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Transients in RL circuits analyzed, using a Ti-84 Plus 

The RL circuit is an important circuit in electric engineering. 

On this page, the TI-84 Basic program for solving first-order differential equations is used to calculate the inrush current of an RL circuit, also known as an inductive circuit. On YouTube, an extended example of the inrush current of an RL circuit supplied with a DC source is demonstrated. The inrush current of an RL circuit with a sinusoidal source voltage is analyzed on this page and shows that the the amplitude of the current strongly depends on the moment of switching. If you have no experience with numerical programs, it is advised that you study the next page first;

RL circuit analyzed with the Ti-84 plus

The inrush current in an RL circuit supplied by a sinusoidal voltage source

The amplitude of the transient current in a RL circuit supplied by a sinusoidal voltage source strongly depends of the switch-on moment of the sinusoidal voltage. With the first-order differential equation solver, we demonstrate these phenomena. First, we introduce the circuit. 

Different amplitudes of current occur because of different switching angle of the sinusoidal voltage source

Here above the 2 situations.

Circuit 1 : the switch S1 is closed at a phase of 0 degrees. V1=120√2*sin(ωt+0deg) V. 

Circuit 2 : the switch S1 is closed at a phase of 0 degrees. V1=120√2*sin(ωt++90deg) V. 

Because of the difference in phase angle at the moment the switch is closed, different amplitudes of the current will occur For the two circuits, the following equations yield;

formulas and conditions of the RL circuit

For circuit 1 we substitute the following parameters in the program DV1ETRP2 :

1: the step size dx=dt = 1/360 times the period time (T=1/60sec). 1-step equals 1 degree of the sinusoidal voltage and is equals to 4.6E-5 sec,

2: Xmax = 5*1/60, which equals 5 periods

3: Y(0) = 0 because i= 0A at t=0sec. 

Due to the small step size, the calculation on the Ti84 plus CE takes 2 minutes. A larger step size is allowed, e.g.1/(60*180) which also yields good results and requires less calculation time.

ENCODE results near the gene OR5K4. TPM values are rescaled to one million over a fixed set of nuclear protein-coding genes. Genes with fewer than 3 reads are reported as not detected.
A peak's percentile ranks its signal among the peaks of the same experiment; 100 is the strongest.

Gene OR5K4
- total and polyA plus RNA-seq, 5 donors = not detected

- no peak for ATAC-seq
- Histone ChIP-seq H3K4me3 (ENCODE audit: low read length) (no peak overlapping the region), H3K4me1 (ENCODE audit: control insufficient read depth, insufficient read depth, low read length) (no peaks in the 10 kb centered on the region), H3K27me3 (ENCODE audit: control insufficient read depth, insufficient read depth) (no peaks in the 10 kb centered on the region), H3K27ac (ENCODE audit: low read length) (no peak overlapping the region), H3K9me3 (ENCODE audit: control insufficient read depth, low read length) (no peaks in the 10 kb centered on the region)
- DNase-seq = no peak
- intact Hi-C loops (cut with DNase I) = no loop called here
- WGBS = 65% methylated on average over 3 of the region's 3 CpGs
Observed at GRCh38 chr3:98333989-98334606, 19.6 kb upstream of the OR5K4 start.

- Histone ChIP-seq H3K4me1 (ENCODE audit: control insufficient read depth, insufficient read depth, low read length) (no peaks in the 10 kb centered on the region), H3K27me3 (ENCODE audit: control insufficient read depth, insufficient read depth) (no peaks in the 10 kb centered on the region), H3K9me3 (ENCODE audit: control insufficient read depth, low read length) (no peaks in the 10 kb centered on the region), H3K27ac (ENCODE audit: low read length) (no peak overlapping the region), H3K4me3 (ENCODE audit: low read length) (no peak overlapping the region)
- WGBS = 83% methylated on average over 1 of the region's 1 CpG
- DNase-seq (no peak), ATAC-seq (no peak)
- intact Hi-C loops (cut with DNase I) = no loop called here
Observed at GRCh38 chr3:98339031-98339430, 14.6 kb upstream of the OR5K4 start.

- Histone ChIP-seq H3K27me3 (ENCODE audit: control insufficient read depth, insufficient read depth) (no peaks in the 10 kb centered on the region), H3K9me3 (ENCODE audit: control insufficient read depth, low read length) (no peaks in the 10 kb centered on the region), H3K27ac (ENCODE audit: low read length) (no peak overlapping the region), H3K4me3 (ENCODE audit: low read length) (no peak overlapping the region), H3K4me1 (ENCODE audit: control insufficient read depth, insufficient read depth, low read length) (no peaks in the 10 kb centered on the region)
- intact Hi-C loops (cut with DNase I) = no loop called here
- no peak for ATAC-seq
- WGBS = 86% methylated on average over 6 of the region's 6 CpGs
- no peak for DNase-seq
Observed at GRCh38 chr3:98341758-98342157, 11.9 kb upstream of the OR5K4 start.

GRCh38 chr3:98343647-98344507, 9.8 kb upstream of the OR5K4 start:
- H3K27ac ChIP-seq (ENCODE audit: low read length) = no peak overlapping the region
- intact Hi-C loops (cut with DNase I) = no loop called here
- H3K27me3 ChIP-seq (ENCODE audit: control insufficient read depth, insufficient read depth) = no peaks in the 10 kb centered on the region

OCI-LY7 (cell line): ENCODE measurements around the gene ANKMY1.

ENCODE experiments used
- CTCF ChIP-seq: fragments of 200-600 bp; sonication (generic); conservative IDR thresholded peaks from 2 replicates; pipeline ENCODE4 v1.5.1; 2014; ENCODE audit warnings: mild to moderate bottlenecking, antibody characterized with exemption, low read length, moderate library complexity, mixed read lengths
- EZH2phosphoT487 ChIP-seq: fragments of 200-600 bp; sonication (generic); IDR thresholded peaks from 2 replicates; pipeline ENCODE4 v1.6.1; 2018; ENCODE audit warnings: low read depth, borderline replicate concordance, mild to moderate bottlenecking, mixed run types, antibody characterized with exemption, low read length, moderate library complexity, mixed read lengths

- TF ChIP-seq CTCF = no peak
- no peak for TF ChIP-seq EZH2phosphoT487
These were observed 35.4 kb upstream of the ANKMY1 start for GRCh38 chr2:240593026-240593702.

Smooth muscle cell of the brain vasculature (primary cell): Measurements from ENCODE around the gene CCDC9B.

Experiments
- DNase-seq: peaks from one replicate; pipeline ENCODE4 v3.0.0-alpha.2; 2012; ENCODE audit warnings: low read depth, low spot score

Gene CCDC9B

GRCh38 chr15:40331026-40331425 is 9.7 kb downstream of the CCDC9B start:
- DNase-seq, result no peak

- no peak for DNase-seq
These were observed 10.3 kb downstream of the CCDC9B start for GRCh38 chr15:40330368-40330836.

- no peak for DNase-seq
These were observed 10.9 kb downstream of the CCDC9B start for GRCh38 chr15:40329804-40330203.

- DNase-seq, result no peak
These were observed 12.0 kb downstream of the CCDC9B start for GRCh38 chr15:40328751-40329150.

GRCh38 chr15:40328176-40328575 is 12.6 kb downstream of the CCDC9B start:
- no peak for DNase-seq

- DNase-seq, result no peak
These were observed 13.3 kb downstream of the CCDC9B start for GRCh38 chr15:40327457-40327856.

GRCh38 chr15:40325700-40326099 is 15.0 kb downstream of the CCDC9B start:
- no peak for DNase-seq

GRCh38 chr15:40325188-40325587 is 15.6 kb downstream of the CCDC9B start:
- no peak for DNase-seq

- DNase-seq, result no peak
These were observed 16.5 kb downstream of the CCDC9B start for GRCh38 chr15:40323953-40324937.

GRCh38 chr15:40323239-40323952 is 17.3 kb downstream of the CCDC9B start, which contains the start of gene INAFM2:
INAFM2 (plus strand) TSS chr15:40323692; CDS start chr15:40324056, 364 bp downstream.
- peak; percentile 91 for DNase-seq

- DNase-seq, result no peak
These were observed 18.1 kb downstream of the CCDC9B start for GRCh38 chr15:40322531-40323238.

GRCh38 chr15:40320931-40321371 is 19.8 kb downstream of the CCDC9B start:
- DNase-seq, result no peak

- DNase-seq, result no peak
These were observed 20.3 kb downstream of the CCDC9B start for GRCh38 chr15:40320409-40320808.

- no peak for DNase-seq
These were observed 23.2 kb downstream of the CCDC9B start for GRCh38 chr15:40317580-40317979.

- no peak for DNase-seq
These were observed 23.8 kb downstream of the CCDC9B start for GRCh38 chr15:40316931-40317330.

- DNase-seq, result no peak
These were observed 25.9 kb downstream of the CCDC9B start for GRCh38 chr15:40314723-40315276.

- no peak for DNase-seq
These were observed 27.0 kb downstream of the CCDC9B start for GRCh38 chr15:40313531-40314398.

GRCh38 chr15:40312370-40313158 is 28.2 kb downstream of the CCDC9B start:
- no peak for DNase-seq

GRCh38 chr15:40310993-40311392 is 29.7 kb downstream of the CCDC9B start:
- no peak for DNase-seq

The maximum current is 2.139 A, which is about twice the amplitude of the stationary current.

(120√2)/(abs(Z))=√((120√2)/√((5^2)+(2π*60*.4)^2)=1.12478 A (amplitude of the stationary current).  

Transient current switching at phase angle 0 of the sinusoidal voltage sourceresultaten

For circuit 2 we  use  the same parameters in the differential equation solver DV1ETRP2 except  f(x) differs and equals 120√2*sin(2π*60X+π/2). Notice that the phase shift is defined in radians, not degrees.

Transient current switching at phase 90 degrees of the sinusoidal voltage sourcer

Now, the amplitude of the transient current is approximately equal to the steady-state current amplitude. It can be shown that the best switch moment on a heavily inductive circuit is at the peak of the sinusoidal voltage, which is in fact a cosine. If the circuit is a pure inductive load (R=0 Ohm), then 90 degrees gives the least transient current. 

Conclusion: The best switching moment of a heavily inductive circuit is at the peak of the sinusoidal voltage, which may be either the positive peak or the negative peak.


More information you can be find on:

You can find the formulas of the analytical solution there and derive that the transient disappears if S is switched on at : 

Φ=tan-1(ωL/R)= tan-1(2π60*.4/5)=1.53765 rad=88.1 deg. For f(x) we substitute:

120√2*sin(2π*60X +1.53765) which gives the following input and response with no transients occurring, and the current remaining stationary from the beginning. The third plot shows the phase shift between the source voltage and the current. 

Current and voltages as function of time  for sinusoidal voltage source
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